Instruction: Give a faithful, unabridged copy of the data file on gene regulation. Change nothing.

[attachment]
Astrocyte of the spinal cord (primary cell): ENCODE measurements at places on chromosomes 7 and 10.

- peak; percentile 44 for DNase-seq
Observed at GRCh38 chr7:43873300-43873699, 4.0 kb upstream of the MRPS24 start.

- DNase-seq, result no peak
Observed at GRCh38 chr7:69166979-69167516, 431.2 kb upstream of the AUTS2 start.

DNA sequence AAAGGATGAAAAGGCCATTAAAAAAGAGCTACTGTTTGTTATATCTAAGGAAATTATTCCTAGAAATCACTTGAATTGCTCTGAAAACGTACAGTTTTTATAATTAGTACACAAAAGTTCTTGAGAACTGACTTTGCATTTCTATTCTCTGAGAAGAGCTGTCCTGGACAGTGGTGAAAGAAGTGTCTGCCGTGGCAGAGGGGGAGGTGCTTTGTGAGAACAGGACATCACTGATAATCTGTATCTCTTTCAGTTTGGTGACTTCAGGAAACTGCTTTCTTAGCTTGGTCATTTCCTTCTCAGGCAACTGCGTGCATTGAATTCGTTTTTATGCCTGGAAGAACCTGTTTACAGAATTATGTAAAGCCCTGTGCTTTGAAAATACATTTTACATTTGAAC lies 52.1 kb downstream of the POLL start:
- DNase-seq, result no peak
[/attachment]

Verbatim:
Astrocyte of the spinal cord (primary cell): ENCODE measurements at places on chromosomes 7 and 10.

- peak; percentile 44 for DNase-seq
Observed at GRCh38 chr7:43873300-43873699, 4.0 kb upstream of the MRPS24 start.

- DNase-seq, result no peak
Observed at GRCh38 chr7:69166979-69167516, 431.2 kb upstream of the AUTS2 start.

DNA sequence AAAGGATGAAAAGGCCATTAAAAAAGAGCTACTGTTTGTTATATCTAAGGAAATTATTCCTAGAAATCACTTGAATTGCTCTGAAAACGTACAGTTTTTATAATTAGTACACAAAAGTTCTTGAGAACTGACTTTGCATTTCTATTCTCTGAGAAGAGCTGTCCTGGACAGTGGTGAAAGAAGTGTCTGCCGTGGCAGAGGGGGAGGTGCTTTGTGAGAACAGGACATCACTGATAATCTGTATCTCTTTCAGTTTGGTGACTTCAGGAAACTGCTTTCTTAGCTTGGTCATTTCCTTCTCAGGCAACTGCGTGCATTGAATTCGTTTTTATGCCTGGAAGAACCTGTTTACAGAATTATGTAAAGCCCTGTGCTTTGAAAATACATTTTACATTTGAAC lies 52.1 kb downstream of the POLL start:
- DNase-seq, result no peak